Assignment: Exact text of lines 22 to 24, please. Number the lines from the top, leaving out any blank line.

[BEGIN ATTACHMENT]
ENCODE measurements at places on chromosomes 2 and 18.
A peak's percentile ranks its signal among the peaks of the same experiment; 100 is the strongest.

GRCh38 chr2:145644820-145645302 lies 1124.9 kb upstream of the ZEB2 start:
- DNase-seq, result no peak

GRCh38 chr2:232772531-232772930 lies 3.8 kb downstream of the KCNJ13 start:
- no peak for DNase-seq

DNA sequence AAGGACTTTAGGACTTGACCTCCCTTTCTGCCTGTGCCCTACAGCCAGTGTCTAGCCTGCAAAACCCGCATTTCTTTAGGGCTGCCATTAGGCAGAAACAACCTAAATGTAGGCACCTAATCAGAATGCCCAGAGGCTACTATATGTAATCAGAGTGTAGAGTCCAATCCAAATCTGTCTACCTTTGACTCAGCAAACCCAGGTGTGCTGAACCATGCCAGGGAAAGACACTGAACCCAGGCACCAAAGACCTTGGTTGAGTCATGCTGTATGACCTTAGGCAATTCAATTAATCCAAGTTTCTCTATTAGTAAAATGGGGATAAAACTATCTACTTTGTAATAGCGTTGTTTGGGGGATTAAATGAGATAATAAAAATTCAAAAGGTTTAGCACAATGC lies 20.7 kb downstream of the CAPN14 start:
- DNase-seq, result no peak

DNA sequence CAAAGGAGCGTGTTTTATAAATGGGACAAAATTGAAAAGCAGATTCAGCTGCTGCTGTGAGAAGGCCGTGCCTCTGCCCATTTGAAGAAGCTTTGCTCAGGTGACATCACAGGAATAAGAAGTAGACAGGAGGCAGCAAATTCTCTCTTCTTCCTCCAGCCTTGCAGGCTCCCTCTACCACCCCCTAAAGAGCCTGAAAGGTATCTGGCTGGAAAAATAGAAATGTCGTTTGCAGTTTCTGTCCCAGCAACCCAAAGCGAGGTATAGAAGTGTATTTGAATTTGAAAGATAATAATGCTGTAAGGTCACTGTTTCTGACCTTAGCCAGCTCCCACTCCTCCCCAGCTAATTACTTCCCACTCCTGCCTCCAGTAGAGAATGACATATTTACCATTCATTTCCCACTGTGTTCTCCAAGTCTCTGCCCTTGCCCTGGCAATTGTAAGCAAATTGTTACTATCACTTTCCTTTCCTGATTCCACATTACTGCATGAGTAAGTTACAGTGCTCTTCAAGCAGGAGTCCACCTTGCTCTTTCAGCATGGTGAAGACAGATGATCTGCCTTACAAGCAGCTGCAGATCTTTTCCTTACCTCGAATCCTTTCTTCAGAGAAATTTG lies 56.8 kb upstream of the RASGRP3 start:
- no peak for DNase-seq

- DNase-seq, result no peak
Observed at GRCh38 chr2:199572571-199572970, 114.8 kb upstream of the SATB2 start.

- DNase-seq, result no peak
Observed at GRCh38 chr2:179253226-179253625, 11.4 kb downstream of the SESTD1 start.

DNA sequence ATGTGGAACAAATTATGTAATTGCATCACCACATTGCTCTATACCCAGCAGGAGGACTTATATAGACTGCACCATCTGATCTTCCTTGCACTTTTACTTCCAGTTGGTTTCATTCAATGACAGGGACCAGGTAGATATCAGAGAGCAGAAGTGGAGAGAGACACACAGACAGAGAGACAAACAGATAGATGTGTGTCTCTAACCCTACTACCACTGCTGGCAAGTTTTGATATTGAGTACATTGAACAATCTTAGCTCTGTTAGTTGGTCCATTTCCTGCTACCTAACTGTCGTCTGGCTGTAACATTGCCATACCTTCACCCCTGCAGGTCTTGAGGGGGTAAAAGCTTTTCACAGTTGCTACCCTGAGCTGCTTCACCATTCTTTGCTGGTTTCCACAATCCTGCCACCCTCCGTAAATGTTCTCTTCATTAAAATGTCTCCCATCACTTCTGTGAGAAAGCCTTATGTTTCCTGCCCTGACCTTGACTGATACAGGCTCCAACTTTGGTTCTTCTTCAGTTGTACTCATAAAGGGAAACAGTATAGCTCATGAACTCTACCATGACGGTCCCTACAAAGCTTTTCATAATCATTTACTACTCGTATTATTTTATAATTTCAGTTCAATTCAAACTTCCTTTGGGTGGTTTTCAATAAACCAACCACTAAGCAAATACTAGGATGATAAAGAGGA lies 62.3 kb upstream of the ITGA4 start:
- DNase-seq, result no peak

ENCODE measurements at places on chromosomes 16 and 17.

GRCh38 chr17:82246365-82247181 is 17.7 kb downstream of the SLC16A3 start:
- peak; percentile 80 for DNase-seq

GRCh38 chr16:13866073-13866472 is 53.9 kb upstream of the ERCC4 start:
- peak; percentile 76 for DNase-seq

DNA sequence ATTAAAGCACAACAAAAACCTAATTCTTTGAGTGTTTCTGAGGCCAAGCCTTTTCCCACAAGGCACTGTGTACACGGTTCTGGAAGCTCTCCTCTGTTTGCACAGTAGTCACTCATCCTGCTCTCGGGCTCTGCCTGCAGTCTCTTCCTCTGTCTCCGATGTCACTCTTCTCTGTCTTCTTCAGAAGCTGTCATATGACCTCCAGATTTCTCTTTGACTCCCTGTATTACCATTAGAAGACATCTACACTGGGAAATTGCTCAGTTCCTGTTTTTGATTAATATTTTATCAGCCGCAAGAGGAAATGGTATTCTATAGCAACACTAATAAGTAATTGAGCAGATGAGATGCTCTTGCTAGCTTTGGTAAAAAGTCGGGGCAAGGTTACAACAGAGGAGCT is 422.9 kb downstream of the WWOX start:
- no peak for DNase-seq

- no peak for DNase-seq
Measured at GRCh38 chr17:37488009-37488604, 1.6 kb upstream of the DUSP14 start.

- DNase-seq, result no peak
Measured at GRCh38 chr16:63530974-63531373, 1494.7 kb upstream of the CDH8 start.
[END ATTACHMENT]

DNA sequence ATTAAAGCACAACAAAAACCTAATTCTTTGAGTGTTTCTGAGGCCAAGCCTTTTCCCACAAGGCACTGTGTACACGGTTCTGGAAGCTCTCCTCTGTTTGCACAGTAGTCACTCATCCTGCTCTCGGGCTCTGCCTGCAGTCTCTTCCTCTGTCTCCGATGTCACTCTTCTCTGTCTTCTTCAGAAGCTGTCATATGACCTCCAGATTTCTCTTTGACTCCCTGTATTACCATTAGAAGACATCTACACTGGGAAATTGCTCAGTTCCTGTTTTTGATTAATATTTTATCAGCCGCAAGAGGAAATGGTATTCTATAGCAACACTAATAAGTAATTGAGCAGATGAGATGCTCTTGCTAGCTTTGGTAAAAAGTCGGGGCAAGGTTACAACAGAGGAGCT is 422.9 kb downstream of the WWOX start:
- no peak for DNase-seq

- no peak for DNase-seq